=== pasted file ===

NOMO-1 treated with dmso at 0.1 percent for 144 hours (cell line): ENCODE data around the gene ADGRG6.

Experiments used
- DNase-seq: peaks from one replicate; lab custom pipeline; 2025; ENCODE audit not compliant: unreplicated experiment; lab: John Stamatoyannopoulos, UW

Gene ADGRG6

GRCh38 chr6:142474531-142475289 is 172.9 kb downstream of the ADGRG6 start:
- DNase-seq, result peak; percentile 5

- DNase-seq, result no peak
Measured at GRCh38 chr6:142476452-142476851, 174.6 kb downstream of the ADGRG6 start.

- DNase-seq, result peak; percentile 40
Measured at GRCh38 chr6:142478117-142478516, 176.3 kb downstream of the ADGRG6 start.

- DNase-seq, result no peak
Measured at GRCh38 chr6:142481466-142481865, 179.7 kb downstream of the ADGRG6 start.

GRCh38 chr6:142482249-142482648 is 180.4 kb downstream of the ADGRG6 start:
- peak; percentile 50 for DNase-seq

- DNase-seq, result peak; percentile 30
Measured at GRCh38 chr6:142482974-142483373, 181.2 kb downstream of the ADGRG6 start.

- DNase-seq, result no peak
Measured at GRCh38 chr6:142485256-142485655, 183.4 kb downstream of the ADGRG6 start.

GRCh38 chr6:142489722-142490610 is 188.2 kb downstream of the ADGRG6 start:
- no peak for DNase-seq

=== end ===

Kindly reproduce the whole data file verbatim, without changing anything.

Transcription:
NOMO-1 treated with dmso at 0.1 percent for 144 hours (cell line): ENCODE data around the gene ADGRG6.

Experiments used
- DNase-seq: peaks from one replicate; lab custom pipeline; 2025; ENCODE audit not compliant: unreplicated experiment; lab: John Stamatoyannopoulos, UW

Gene ADGRG6

GRCh38 chr6:142474531-142475289 is 172.9 kb downstream of the ADGRG6 start:
- DNase-seq, result peak; percentile 5

- DNase-seq, result no peak
Measured at GRCh38 chr6:142476452-142476851, 174.6 kb downstream of the ADGRG6 start.

- DNase-seq, result peak; percentile 40
Measured at GRCh38 chr6:142478117-142478516, 176.3 kb downstream of the ADGRG6 start.

- DNase-seq, result no peak
Measured at GRCh38 chr6:142481466-142481865, 179.7 kb downstream of the ADGRG6 start.

GRCh38 chr6:142482249-142482648 is 180.4 kb downstream of the ADGRG6 start:
- peak; percentile 50 for DNase-seq

- DNase-seq, result peak; percentile 30
Measured at GRCh38 chr6:142482974-142483373, 181.2 kb downstream of the ADGRG6 start.

- DNase-seq, result no peak
Measured at GRCh38 chr6:142485256-142485655, 183.4 kb downstream of the ADGRG6 start.

GRCh38 chr6:142489722-142490610 is 188.2 kb downstream of the ADGRG6 start:
- no peak for DNase-seq